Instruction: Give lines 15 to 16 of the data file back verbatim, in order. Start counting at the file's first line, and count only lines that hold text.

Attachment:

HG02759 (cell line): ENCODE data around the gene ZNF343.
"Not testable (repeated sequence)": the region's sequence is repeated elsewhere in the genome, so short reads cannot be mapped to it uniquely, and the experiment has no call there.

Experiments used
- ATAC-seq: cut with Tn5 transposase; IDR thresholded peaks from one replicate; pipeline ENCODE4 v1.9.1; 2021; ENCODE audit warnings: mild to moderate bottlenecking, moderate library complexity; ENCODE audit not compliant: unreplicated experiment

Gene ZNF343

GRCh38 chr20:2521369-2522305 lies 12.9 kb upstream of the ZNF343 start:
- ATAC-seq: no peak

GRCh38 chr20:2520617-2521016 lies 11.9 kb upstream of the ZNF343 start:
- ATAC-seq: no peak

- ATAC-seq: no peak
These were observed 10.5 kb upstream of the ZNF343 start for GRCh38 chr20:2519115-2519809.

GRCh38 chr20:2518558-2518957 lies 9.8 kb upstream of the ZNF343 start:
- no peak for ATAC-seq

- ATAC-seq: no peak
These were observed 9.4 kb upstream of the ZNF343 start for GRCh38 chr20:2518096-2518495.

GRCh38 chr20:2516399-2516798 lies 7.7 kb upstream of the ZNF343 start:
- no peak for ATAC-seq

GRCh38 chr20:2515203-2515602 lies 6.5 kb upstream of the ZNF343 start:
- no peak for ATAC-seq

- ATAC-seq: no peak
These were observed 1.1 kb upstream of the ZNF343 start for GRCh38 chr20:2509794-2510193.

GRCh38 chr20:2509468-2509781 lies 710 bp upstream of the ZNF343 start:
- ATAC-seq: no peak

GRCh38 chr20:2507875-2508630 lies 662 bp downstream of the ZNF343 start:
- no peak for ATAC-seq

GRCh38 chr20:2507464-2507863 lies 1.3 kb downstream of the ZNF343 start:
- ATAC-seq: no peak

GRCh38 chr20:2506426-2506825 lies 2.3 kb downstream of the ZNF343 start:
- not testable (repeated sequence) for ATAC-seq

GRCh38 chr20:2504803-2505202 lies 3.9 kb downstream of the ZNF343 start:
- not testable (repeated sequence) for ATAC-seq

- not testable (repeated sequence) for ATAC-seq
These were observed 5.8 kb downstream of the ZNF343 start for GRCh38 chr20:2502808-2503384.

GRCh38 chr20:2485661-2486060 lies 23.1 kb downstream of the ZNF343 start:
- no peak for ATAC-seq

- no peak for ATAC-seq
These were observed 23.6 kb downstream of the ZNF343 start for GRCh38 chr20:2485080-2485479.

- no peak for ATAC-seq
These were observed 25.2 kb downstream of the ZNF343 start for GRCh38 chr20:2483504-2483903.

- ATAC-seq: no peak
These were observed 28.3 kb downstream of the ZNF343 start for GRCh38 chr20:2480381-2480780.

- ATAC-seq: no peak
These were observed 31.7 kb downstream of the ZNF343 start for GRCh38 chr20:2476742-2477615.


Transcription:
These were observed 9.4 kb upstream of the ZNF343 start for GRCh38 chr20:2518096-2518495.

GRCh38 chr20:2516399-2516798 lies 7.7 kb upstream of the ZNF343 start: